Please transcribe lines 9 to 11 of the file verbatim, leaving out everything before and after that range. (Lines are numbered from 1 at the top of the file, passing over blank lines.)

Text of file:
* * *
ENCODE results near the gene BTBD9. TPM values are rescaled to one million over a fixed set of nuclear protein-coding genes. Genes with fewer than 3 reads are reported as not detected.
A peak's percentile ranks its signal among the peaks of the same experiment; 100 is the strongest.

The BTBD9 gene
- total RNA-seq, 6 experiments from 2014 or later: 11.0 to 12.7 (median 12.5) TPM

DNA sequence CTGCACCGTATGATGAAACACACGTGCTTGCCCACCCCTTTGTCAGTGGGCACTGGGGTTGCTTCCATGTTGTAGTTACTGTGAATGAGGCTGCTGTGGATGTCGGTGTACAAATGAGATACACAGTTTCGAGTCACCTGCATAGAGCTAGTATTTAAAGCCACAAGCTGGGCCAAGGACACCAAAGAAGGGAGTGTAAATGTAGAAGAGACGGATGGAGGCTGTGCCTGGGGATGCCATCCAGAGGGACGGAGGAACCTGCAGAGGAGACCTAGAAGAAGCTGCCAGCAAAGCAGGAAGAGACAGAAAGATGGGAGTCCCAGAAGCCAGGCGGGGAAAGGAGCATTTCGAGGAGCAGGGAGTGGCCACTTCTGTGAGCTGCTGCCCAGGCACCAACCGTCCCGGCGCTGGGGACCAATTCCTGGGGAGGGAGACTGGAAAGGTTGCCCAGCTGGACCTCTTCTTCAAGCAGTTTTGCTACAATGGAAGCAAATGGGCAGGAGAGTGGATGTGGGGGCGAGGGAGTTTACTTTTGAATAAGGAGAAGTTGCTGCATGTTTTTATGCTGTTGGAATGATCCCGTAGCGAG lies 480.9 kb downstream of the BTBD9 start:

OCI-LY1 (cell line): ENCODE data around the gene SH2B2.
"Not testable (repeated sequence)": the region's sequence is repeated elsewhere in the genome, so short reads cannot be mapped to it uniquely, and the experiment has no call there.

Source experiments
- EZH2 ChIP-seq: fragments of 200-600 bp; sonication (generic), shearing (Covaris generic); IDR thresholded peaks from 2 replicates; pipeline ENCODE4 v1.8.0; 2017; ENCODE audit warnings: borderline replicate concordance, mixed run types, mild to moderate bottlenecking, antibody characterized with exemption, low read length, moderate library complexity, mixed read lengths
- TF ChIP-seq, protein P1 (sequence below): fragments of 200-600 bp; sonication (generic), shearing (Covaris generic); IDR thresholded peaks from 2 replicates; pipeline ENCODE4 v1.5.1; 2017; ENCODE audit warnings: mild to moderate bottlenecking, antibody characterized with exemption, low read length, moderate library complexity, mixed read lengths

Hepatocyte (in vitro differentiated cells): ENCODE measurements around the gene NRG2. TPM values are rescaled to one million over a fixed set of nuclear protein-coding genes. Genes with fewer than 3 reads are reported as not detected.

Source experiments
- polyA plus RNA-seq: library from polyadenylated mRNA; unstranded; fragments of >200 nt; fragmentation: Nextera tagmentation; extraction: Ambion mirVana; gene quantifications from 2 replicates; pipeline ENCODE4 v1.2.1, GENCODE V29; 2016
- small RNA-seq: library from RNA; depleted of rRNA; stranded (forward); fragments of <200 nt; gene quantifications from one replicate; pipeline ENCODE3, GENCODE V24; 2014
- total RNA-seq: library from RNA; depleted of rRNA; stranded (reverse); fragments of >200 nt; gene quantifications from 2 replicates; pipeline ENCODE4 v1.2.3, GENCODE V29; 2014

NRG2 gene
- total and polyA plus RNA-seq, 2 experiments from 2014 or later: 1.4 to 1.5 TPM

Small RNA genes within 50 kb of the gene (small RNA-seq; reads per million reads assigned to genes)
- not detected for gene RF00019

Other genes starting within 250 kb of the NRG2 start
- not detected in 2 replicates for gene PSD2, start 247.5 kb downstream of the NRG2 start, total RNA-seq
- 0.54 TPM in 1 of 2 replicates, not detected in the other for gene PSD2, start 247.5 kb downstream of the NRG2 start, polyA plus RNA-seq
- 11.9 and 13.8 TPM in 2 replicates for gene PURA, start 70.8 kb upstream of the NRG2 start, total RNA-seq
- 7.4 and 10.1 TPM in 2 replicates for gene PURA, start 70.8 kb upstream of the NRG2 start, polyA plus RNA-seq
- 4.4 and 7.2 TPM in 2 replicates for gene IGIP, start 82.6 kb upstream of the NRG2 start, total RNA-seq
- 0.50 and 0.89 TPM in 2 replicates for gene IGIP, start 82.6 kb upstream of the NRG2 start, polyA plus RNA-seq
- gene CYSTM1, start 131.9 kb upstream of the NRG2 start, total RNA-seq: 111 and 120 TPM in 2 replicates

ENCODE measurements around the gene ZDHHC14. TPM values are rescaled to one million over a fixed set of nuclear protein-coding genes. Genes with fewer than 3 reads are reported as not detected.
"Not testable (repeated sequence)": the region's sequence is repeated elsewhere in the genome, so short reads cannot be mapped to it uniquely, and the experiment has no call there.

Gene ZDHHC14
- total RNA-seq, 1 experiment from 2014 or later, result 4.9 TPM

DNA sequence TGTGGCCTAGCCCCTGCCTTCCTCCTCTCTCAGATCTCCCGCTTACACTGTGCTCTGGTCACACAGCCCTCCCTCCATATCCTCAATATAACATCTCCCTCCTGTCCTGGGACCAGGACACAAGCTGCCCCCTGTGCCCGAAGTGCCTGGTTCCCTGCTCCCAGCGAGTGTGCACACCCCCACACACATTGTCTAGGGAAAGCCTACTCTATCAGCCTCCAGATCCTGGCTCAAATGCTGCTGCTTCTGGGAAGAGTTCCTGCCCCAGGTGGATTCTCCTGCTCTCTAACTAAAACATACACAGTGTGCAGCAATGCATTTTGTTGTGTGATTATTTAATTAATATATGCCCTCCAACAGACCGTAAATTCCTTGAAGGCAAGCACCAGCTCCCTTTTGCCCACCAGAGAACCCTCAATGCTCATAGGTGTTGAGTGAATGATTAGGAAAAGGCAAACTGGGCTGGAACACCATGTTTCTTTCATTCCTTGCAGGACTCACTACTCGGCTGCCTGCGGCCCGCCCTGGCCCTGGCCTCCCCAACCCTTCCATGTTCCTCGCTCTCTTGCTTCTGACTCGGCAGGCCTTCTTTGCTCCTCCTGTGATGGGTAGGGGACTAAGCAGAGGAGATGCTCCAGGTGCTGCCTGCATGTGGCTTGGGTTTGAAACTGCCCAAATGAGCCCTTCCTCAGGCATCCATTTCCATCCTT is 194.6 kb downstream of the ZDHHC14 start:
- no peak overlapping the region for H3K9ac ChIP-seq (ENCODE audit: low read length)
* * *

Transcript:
- EZH2 ChIP-seq: fragments of 200-600 bp; sonication (generic), shearing (Covaris generic); IDR thresholded peaks from 2 replicates; pipeline ENCODE4 v1.8.0; 2017; ENCODE audit warnings: borderline replicate concordance, mixed run types, mild to moderate bottlenecking, antibody characterized with exemption, low read length, moderate library complexity, mixed read lengths
- TF ChIP-seq, protein P1 (sequence below): fragments of 200-600 bp; sonication (generic), shearing (Covaris generic); IDR thresholded peaks from 2 replicates; pipeline ENCODE4 v1.5.1; 2017; ENCODE audit warnings: mild to moderate bottlenecking, antibody characterized with exemption, low read length, moderate library complexity, mixed read lengths

Hepatocyte (in vitro differentiated cells): ENCODE measurements around the gene NRG2. TPM values are rescaled to one million over a fixed set of nuclear protein-coding genes. Genes with fewer than 3 reads are reported as not detected.